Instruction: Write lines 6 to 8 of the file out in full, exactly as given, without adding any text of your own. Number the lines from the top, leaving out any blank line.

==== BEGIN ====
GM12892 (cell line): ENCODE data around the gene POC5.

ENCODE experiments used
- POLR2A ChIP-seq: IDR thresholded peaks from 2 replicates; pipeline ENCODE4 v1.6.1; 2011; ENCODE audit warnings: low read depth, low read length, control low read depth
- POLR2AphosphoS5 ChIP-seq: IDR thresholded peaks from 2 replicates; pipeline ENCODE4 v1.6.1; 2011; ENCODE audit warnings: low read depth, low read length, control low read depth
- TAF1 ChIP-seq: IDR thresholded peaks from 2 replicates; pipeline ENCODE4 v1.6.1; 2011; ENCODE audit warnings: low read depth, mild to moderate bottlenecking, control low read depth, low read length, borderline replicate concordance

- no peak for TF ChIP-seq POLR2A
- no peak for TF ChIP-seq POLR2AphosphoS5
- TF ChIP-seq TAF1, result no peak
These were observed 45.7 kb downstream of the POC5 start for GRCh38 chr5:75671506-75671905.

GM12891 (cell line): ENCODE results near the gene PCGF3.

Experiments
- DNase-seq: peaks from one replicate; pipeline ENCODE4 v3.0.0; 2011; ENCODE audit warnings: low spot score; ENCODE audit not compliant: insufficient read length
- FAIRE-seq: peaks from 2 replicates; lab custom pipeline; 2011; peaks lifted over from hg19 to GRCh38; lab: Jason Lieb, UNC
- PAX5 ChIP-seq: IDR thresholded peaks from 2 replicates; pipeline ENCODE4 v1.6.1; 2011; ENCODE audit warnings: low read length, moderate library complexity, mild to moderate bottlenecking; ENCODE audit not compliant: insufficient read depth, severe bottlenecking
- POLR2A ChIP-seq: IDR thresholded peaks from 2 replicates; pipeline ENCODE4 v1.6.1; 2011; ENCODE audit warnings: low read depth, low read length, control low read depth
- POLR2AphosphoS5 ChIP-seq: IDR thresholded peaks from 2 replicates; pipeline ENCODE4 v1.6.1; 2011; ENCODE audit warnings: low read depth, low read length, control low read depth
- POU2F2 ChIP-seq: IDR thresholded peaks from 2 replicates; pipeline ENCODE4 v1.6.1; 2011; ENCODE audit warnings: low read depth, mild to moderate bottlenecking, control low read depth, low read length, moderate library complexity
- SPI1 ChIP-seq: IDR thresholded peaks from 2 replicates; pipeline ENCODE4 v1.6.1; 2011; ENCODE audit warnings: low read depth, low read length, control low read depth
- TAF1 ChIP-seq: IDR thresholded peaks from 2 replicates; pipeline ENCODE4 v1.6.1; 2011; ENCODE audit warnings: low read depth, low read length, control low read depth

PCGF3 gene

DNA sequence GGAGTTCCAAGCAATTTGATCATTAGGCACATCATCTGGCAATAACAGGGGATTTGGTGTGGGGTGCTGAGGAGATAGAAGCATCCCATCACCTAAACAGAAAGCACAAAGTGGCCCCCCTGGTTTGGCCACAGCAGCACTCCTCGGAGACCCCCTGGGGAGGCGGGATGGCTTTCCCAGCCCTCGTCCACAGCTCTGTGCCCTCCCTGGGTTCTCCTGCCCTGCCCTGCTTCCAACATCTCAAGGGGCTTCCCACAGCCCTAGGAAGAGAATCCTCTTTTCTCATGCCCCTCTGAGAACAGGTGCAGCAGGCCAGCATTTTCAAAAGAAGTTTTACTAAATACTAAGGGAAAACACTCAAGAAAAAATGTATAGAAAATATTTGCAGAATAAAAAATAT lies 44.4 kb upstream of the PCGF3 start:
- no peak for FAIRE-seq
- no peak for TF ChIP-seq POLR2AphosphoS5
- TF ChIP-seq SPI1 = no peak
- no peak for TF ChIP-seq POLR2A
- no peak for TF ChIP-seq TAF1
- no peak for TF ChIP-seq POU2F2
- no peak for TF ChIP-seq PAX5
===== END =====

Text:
- no peak for TF ChIP-seq POLR2A
- no peak for TF ChIP-seq POLR2AphosphoS5
- TF ChIP-seq TAF1, result no peak